Tag Archives: Clementine Shawl

Finished object: Clementine shawl

Pattern: Clementine Shawlette, from Interweave Knits, Spring 2007

Yarn: Blue Sky Alpacas Alpaca Silk dk in Ruby, 3.5 skeins.

Needles: 3.5mm

Notes: I added two extra pattern repeats to make the shawl wider (I hate having a cold back!)

What you can’t see on these photos is that my hands and hair are covered in paint from spending the weekend decorating!

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Kitchener grafting; fiddling and fudging…

I’ve read quite a few comments while making my Clementine shawl about the difficulties of grafting. There are loads of tutorials on t’interweb about how to graft knitted pieces together. My favourite is the one on Knitty.com. It has great photos and a really clear explanation, and is the one I use whenever I need reminding how to graft. Like so much about knitting however, getting it right is not just about the technique. With grafting, I find that following the instructions is just the beginning:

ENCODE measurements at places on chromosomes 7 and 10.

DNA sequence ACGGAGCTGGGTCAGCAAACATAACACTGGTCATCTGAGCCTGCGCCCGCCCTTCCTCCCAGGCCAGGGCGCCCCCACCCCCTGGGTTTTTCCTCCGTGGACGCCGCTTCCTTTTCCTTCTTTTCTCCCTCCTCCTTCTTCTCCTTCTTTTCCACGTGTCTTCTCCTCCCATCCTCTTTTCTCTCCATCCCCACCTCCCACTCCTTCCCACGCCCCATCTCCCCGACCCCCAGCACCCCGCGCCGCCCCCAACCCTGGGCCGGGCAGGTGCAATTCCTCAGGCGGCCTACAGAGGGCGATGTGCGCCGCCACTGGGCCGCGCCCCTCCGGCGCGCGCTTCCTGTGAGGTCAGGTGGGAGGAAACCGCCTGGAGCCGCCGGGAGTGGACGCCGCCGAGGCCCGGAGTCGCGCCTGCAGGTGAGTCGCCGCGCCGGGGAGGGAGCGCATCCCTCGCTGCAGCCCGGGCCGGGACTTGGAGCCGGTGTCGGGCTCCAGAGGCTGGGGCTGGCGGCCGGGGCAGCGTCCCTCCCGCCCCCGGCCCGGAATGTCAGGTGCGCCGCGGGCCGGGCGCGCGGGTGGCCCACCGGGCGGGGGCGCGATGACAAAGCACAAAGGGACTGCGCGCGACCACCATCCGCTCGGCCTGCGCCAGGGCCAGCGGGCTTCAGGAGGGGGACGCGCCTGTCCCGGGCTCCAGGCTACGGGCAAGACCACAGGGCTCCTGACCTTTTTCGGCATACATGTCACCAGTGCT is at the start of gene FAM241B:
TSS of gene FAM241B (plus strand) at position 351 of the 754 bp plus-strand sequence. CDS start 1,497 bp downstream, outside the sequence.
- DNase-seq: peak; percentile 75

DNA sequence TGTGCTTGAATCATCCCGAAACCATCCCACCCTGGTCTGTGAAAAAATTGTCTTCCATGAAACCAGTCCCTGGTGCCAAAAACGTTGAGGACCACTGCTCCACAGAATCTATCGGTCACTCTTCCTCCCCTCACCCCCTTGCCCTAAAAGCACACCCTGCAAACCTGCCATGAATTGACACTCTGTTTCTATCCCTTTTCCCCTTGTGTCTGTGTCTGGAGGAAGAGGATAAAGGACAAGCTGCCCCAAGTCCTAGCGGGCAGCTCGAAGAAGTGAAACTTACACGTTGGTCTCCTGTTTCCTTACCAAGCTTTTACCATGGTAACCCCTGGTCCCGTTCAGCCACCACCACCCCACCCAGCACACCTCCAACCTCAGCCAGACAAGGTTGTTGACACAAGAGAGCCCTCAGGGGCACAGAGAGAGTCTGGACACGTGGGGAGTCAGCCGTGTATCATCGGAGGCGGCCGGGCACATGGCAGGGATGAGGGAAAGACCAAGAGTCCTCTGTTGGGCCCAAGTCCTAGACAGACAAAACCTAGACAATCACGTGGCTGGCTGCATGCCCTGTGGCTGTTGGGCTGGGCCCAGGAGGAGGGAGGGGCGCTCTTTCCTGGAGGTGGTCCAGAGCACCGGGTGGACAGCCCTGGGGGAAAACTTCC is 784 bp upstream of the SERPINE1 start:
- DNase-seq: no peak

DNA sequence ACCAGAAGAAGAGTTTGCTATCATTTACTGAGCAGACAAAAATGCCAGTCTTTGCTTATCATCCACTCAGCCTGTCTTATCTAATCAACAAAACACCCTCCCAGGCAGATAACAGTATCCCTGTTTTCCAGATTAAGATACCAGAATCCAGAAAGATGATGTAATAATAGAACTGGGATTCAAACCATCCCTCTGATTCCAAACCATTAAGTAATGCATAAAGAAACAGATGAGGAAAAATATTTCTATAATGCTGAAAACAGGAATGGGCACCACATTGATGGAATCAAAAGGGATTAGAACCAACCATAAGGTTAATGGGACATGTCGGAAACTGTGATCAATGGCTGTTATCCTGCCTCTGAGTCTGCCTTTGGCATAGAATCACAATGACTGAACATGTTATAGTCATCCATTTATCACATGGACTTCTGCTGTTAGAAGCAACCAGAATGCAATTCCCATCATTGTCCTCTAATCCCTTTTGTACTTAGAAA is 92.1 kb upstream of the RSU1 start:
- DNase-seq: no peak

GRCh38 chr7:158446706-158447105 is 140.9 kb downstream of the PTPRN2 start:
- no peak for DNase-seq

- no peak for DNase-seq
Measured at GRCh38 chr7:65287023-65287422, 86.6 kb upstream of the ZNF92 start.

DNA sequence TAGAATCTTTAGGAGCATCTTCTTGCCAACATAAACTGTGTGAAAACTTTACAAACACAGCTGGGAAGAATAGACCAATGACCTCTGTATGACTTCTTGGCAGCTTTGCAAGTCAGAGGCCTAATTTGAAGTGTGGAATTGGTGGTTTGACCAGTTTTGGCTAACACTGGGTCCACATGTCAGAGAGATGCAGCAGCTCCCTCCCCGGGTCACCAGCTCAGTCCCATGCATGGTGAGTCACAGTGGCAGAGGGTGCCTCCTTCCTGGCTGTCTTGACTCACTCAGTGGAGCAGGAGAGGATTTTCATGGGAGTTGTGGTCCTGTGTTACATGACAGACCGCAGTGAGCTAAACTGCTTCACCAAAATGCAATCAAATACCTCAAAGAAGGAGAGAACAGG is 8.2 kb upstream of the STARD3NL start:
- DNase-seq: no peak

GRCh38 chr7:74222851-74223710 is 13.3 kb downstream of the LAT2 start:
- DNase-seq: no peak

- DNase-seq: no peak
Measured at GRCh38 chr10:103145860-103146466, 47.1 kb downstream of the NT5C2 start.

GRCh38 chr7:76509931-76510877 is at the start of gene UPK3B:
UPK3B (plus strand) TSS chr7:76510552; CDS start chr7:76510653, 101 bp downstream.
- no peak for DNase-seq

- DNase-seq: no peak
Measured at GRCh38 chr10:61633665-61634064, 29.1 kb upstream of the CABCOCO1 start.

The sample above, knitted in the Clementine lace pattern, has been grafted correctly, but looks pretty rubbish. The right side is much too tight, and the left is too loose. It’s hard to get the tension right while grafting; I find the key is to go back and fiddle with the tension afterwards to make the sewn-in yarn look just like the other stitches.

Spending some time fudging the stitches like this makes a huge difference:

Better, yes?

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Almost there!

Blocking my Clementine Shawl. First I did this:

Then I did this:

Then this:

And finally this:

It should be dry by the morning…

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Clementine shawl – almost done!

Finished the knitting, just got the grafting to do. My favourite Kitchener grafting tutorial is the one on Knitty.com – it’s so clearly explained, and the photos are so great that it’s hard to go wrong with it.

Here’s the grafting I’ve done so far:

And here’s the lace pattern in detail. More on this tomorrow.

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Comfort blanket coming along…

… nicely.

I’ve been knitting like a dervish today: on the train, during Alex’s cello lesson, all evening at home. One of the definitions of the word dervish is a devotional exercise involving bodily movements. Admittedly these traditionally consist of whirling dances – far more vigorous than my two hands with their sticks, but I like the idea of knitting as a repetitive, meditational set of gestures. It fits in well with the mindful way in which I am trying to make this shawl.

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